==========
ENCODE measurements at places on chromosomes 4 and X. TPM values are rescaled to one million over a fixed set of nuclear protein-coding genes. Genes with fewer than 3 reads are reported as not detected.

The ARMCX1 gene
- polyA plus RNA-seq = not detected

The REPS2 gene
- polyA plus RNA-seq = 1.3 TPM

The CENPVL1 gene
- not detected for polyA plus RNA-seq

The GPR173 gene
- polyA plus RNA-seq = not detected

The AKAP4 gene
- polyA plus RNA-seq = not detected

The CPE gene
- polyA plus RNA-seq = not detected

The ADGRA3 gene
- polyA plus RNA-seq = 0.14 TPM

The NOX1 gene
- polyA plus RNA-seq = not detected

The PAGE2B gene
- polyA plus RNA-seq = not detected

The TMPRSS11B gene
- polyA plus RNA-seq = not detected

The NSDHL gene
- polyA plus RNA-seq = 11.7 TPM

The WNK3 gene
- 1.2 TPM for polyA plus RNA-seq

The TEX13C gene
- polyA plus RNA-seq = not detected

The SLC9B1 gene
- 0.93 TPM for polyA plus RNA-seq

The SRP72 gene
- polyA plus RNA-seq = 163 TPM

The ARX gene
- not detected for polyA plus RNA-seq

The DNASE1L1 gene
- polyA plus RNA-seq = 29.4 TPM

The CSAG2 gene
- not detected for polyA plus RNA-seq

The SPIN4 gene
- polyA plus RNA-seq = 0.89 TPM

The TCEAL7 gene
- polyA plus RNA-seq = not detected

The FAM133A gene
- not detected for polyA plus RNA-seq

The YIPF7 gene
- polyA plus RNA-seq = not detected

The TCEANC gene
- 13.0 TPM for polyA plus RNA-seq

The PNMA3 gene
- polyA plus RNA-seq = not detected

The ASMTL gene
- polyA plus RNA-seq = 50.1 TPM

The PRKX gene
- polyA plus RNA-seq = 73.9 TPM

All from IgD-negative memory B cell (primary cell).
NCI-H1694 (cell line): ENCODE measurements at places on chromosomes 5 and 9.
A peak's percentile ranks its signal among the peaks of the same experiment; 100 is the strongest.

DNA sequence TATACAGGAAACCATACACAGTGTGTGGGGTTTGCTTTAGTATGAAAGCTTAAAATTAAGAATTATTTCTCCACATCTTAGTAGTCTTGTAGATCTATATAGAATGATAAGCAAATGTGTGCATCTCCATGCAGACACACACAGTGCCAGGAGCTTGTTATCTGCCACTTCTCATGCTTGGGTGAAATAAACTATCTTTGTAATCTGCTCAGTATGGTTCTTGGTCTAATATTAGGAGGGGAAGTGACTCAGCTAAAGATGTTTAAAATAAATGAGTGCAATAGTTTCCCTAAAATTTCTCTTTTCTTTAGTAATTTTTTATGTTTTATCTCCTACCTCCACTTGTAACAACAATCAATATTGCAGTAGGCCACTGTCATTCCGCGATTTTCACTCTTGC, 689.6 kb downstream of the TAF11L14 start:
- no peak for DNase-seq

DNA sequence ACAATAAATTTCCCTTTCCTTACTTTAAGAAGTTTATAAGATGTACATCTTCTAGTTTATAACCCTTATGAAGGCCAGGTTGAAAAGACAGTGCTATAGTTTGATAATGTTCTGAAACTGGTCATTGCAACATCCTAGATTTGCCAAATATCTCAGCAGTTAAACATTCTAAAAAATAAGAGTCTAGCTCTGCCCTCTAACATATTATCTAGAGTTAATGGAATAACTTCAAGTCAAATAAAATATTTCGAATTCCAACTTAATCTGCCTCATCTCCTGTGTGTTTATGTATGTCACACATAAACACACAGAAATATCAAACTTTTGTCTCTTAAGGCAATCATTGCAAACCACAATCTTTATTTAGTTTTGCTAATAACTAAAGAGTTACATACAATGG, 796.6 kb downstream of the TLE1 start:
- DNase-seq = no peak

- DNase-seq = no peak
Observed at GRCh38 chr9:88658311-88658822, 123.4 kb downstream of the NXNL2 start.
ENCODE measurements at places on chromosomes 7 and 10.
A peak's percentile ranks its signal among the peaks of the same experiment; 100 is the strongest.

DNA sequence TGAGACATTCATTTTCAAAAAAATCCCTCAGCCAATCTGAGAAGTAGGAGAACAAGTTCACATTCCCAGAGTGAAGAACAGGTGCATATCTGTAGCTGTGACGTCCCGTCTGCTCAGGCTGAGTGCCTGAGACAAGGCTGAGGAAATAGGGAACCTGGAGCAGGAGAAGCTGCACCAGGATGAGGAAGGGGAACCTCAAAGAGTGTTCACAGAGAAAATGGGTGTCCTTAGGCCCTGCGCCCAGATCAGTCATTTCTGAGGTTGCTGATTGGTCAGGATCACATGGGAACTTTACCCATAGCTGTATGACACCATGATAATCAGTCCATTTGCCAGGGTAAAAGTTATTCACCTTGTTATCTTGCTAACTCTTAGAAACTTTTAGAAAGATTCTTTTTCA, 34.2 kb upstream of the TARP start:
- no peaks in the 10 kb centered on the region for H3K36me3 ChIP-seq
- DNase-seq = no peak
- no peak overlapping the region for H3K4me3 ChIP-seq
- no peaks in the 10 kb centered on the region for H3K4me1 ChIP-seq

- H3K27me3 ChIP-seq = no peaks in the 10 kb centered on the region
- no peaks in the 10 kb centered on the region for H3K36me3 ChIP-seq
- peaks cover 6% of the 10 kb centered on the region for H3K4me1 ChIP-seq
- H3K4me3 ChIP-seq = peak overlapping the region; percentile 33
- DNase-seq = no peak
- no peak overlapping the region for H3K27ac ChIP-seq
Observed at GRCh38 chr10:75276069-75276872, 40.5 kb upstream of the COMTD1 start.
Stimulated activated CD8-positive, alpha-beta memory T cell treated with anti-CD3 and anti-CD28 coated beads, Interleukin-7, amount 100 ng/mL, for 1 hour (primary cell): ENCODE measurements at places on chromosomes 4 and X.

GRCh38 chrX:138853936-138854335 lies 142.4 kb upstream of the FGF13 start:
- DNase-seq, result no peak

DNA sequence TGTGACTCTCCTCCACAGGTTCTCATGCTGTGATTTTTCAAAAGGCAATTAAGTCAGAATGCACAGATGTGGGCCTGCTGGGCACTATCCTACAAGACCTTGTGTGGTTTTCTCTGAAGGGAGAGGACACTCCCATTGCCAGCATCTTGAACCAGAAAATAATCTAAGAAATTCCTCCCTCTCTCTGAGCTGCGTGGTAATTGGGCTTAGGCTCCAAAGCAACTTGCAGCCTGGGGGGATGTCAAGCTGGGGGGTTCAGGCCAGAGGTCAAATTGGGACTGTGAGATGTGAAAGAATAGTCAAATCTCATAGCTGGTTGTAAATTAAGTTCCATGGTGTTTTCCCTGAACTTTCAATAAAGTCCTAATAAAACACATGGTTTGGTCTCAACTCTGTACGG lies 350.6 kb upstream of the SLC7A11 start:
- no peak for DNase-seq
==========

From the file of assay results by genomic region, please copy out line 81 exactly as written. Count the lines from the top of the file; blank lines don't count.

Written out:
- no peak for DNase-seq